I have published numerous essays on the issue of creeds, orthodoxy and heresy, and related topics, mostly in ecumenical discussions. I adopt a more favorable stance toward public confessions of faith than Baptists have traditionally accepted. For our corporate life we need such statements, as early Christians found. I would be very insistent, however, that human beings cannot express the mystery of God in a proposition that can bind the conscience. With the First London Confession I would say, "God alone is Lord of the conscience." That means to me that churches are in no position to impose faith. "To be authentic and responsible," our forbears insisted, "faith must be free." We trust the Spirit to guide us.


  2. One person's witchcraft is another person's revealed religion, a roughly remembered saying goes. And no thinking person I know denies this. The saying asserts the relativity of truth claims, relativity deriving from competing points of view, contexts, cultural settings, historical moments, social settings, etc. In a word, the foundations of any such truth claim is impossible to show, let alone to hold to. Such foundational approaches to truth have been shown to falter against the scrutiny of contemporary epistemology. So to affirm "scriptural and creedal norms" is to come dangerously close to denying this now axiomatic relativity that informs not only our lives, but the lives of those who wrote scripture and creeds. Can anyone maintain intellectual honesty and good conscience and still insist on the idea of heresy? I think not. Apart from such foundational truth, the notion of heresy is really just institutional tyranny.

    Rather, I think another approach is warranted. In abandoning the foundational approach to truth, religious folk must embrace an epistemology that can commit to truth claims while suspending ultimate judgment. They must hold to faith while living a life that puts truth claims to the test, and that with a view toward and openness to the abandonment of truth claims that do not prove valid in the test of daily living, thinking, ethical performance and ongoing developmental change. To put it briefly, creeds are out, life, even Christian life, as an experiment in moral living, as a research project, is in.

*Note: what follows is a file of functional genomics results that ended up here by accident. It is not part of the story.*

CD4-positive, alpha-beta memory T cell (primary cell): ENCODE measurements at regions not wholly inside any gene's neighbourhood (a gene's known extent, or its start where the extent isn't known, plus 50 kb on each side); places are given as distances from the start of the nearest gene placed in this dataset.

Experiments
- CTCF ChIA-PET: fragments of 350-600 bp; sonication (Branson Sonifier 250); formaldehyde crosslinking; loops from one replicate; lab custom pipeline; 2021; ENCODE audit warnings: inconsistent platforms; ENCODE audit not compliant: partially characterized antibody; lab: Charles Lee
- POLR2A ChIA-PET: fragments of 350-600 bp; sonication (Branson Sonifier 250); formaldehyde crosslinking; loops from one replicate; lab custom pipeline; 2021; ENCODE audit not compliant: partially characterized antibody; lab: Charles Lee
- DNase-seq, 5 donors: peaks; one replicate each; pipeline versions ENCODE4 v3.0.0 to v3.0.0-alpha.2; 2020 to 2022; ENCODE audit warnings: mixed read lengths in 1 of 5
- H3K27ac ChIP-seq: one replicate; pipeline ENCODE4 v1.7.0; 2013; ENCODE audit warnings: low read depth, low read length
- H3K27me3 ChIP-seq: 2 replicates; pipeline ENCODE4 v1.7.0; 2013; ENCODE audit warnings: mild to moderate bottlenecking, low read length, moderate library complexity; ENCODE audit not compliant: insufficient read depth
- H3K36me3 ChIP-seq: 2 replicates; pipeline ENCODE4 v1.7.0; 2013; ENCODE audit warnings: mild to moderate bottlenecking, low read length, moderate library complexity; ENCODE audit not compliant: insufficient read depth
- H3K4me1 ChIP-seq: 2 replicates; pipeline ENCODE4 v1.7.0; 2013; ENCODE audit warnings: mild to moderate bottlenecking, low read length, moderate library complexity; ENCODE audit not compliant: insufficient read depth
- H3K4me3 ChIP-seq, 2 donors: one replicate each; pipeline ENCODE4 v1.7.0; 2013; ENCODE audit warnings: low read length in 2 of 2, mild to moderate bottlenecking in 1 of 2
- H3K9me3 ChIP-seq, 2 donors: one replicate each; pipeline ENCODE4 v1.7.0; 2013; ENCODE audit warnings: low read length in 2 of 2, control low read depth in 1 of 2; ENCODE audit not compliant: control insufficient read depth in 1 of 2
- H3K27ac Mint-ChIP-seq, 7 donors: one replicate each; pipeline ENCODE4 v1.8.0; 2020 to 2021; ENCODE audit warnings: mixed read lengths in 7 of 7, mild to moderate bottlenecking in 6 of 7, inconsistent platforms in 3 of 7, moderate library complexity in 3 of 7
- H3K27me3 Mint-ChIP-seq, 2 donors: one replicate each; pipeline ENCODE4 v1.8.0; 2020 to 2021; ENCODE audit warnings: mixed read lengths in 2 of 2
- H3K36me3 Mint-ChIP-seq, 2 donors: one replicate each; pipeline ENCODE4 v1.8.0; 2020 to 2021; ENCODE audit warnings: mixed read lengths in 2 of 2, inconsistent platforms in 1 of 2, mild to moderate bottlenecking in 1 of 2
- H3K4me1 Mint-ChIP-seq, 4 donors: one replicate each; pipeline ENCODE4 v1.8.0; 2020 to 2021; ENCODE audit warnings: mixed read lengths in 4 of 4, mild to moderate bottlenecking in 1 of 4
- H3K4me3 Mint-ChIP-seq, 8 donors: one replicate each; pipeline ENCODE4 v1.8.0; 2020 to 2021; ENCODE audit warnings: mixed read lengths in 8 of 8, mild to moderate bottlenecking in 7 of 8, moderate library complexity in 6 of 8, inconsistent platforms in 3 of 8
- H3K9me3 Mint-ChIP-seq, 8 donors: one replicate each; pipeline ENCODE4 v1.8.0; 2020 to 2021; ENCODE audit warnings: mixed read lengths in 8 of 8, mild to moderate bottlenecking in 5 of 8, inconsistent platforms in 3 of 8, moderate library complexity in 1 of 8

If the word heresy stems from a Greek stem that means "to choose," (hairein) -- and it does -- then, choice, heresy, becomes the normative idea rather than the non-normative . Searching and choosing the right affirmation of faith is what motivates all of the life of the faithful.

  3. Dialogue is only possible where there are different viewpoints shared freely, so I appreciate the thoughts shared by MPH and look forward to dialogue on the important points raised. I will probably make several responses on upcoming blogs, beginning after the next one. For now, just a few brief comments.

    Concerning the last paragraph, that is a significant point—and one made by Peter Berger in his “The Heretical Imperative” (1980). I will probably make further reference to Berger at some point—both to the book just mentioned and to the contribution he has made to what is often called “the sociology of knowledge,” a very important topic. His ideas about “plausibility structures” are worth considering well.

    Still, “heresy” is not generally used with the meaning it originally had in Greek. According to a contemporary English dictionary, the first meaning of “heresy” is “An opinion or a doctrine at variance with established religious beliefs,” and it was in that ordinary sense that I used the word in my blog entry.